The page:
No signal from Dunleavy yet on state health authority plan

No signal from Dunleavy yet on state health authority plan

Gov. Mike Dunleavy has not said what he plans to do with a Walker administration initiative to create a state health authority. The idea has been in the discussion stage for several months. When he was in the state senate Dunleavy proposed a similar plan to centralize public employee health plans under state management. Many municipalities and school districts, who would see their independently-run health plans merged under the state, are not happy with the idea and want an “opt out” provision. Fairbanks officials say they are doing a good job containing health cost increases on their own and are skeptical a state-managed centralized entity can reduce costs. The Fairbanks North Star Borough says its employee health costs were only 9 percent higher in 2017 than in 2012. The Fairbanks North Star Borough School District said it has reduced its health costs by $5 million a year in recent years with its locally-managed plan. Medical costs amount to 15 percent to 20 percent of the Fairbanks school costs, the district said.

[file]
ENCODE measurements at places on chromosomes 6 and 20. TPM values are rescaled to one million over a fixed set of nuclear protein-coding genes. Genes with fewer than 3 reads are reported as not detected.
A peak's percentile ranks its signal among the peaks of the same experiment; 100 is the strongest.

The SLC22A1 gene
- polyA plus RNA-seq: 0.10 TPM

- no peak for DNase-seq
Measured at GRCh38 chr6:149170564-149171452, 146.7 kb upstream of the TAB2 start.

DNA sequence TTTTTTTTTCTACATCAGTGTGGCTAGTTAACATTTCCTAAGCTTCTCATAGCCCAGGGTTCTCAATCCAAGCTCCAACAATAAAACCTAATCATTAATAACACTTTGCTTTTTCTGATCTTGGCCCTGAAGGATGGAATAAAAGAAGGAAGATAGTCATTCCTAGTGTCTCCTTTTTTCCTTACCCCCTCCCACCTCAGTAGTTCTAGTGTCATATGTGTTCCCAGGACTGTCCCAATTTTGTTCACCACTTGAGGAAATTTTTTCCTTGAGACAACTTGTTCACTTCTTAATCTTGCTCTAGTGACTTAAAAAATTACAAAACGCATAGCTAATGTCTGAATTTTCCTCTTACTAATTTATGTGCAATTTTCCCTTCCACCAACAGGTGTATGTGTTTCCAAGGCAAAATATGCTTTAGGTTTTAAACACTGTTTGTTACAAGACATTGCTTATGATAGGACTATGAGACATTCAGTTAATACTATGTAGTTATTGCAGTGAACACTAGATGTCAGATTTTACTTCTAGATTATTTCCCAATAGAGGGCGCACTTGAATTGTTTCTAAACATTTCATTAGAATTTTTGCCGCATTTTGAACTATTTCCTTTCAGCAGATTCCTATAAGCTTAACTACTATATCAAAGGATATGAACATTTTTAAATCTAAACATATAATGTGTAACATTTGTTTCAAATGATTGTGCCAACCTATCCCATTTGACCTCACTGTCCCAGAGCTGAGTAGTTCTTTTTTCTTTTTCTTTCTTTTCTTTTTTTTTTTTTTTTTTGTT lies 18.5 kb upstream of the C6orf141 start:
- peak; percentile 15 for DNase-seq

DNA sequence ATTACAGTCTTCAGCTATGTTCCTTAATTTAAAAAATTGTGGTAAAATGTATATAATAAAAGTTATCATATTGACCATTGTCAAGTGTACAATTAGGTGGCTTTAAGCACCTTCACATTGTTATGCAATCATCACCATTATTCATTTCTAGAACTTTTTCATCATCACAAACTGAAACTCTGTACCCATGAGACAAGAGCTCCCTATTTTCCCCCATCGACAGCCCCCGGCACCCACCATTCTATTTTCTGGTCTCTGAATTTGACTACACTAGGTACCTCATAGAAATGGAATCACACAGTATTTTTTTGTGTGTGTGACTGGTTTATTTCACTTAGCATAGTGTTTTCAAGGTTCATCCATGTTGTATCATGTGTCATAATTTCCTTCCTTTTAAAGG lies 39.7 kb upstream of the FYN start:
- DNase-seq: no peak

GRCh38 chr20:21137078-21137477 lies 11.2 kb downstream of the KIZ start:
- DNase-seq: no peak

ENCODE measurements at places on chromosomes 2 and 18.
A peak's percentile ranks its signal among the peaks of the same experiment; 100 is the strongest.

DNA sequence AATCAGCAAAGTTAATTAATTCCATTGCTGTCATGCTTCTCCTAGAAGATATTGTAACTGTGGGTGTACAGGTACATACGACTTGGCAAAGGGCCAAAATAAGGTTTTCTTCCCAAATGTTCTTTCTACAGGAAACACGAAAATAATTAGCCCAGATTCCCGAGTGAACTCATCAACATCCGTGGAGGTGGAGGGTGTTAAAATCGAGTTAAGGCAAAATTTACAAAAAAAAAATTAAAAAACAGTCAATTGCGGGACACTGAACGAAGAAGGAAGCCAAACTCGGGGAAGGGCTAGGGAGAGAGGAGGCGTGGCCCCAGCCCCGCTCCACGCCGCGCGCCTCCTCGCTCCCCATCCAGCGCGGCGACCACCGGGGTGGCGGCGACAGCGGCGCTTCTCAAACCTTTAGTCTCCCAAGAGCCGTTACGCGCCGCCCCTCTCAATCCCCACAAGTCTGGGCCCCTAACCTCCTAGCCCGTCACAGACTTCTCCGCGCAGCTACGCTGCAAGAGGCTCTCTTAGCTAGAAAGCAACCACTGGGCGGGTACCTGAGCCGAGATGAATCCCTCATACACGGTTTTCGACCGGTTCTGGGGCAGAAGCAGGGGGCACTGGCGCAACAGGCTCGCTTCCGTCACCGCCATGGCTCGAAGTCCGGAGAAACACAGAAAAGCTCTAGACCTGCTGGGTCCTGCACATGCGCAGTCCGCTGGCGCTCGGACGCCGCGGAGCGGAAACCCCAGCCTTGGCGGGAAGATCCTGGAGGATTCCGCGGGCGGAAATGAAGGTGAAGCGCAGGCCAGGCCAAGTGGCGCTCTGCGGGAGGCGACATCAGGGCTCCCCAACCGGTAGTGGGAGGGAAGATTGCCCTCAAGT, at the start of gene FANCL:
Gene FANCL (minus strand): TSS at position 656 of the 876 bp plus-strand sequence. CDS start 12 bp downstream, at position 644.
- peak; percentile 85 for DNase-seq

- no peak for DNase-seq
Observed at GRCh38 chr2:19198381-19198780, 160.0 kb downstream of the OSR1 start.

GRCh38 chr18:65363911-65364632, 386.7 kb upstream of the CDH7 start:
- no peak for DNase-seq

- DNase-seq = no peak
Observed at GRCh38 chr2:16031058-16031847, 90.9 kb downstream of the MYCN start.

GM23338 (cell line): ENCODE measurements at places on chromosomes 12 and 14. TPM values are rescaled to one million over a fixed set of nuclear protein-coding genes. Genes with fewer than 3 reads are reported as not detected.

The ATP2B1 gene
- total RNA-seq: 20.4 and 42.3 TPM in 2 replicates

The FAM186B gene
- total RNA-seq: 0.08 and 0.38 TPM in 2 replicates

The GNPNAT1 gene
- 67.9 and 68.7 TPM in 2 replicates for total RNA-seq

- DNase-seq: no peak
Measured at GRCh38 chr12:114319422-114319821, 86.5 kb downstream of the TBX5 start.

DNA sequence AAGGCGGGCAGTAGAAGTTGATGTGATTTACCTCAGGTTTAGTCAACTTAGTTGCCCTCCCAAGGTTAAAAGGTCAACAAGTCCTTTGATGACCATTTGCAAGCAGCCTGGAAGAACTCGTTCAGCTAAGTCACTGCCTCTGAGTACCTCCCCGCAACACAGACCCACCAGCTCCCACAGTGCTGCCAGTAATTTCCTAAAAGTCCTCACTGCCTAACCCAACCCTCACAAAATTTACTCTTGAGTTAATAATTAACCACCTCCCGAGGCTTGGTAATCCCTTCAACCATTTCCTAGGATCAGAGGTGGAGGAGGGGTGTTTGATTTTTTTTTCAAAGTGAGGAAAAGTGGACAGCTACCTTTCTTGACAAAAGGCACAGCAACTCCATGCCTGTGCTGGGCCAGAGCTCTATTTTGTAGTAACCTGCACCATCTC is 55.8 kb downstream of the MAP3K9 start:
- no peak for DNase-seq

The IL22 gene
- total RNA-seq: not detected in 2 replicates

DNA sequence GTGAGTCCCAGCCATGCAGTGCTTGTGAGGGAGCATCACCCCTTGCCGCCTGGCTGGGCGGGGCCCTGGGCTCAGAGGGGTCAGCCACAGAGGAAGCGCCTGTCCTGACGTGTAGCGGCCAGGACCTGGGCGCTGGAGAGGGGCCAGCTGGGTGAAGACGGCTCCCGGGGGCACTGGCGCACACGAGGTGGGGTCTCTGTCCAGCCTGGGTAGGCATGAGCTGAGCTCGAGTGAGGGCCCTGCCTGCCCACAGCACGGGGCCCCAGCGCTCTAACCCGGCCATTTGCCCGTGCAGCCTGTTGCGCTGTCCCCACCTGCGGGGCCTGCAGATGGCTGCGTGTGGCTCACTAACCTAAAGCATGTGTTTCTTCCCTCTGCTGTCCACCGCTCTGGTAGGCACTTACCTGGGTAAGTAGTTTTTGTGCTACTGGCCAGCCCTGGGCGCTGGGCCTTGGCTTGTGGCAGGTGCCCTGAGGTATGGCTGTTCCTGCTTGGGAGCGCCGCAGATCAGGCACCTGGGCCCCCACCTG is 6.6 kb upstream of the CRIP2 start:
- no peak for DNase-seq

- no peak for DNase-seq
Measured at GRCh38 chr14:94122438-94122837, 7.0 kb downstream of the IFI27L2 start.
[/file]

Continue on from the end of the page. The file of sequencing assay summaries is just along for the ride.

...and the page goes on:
Survey: Anchorage 65% bove nataion on health costs
The Health Care Cost Institute reported that overall price level for health care in Anchorage between 2012 and 2016 was the highest of 112 metropolitan areas surveyed, and was 65 percent above the U.S. average. San Francisco was next highest at 49 percent above the average. The Institute’s Healthy Marketplace Index surveyed inpatient, outpatient and medical professional services in an analysis of 1.8 billion health insurance claims filed during the period. This was reported in First National Bank’s periodic survey of economic conditions, which is compiled by University of Alaska economics professor emeritus Scott Goldsmith.

State contracts out API management
Gov. Mike Dunleavy will turn management of the troubled Alaska Psychiatric Institute over to a private company, Wellpath Recovery Solutions. The contract was awarded without a competitive process on an emergency basis, state officials said. API, the state’s only facility for patients with acute mental health issues, has experienced serious management issues and staff turnover to the point that its certification to receive federal Medicaid and Medicare funding could be at risk. Wellpath, based in Nashville, Tenn., was recommended to the state by the National Association of State Mental Health Program Directors. The company has ties to private prison operators. The state’s timeline is to bring API into compliance with national regulations and to restore its 80-bed capacity by June.

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